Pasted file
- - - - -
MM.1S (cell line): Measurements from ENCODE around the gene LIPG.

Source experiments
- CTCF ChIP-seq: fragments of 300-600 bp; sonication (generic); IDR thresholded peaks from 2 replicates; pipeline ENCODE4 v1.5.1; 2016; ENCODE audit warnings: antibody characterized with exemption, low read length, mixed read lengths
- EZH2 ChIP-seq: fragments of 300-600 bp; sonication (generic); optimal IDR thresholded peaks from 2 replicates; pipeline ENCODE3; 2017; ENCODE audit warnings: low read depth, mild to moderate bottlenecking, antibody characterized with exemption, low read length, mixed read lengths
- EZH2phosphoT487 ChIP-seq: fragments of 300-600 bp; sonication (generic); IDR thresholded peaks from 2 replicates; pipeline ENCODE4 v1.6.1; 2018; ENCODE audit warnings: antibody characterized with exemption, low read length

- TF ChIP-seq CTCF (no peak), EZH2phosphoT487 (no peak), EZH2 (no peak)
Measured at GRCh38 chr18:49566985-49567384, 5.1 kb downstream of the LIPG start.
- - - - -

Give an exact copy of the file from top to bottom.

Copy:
MM.1S (cell line): Measurements from ENCODE around the gene LIPG.

Source experiments
- CTCF ChIP-seq: fragments of 300-600 bp; sonication (generic); IDR thresholded peaks from 2 replicates; pipeline ENCODE4 v1.5.1; 2016; ENCODE audit warnings: antibody characterized with exemption, low read length, mixed read lengths
- EZH2 ChIP-seq: fragments of 300-600 bp; sonication (generic); optimal IDR thresholded peaks from 2 replicates; pipeline ENCODE3; 2017; ENCODE audit warnings: low read depth, mild to moderate bottlenecking, antibody characterized with exemption, low read length, mixed read lengths
- EZH2phosphoT487 ChIP-seq: fragments of 300-600 bp; sonication (generic); IDR thresholded peaks from 2 replicates; pipeline ENCODE4 v1.6.1; 2018; ENCODE audit warnings: antibody characterized with exemption, low read length

- TF ChIP-seq CTCF (no peak), EZH2phosphoT487 (no peak), EZH2 (no peak)
Measured at GRCh38 chr18:49566985-49567384, 5.1 kb downstream of the LIPG start.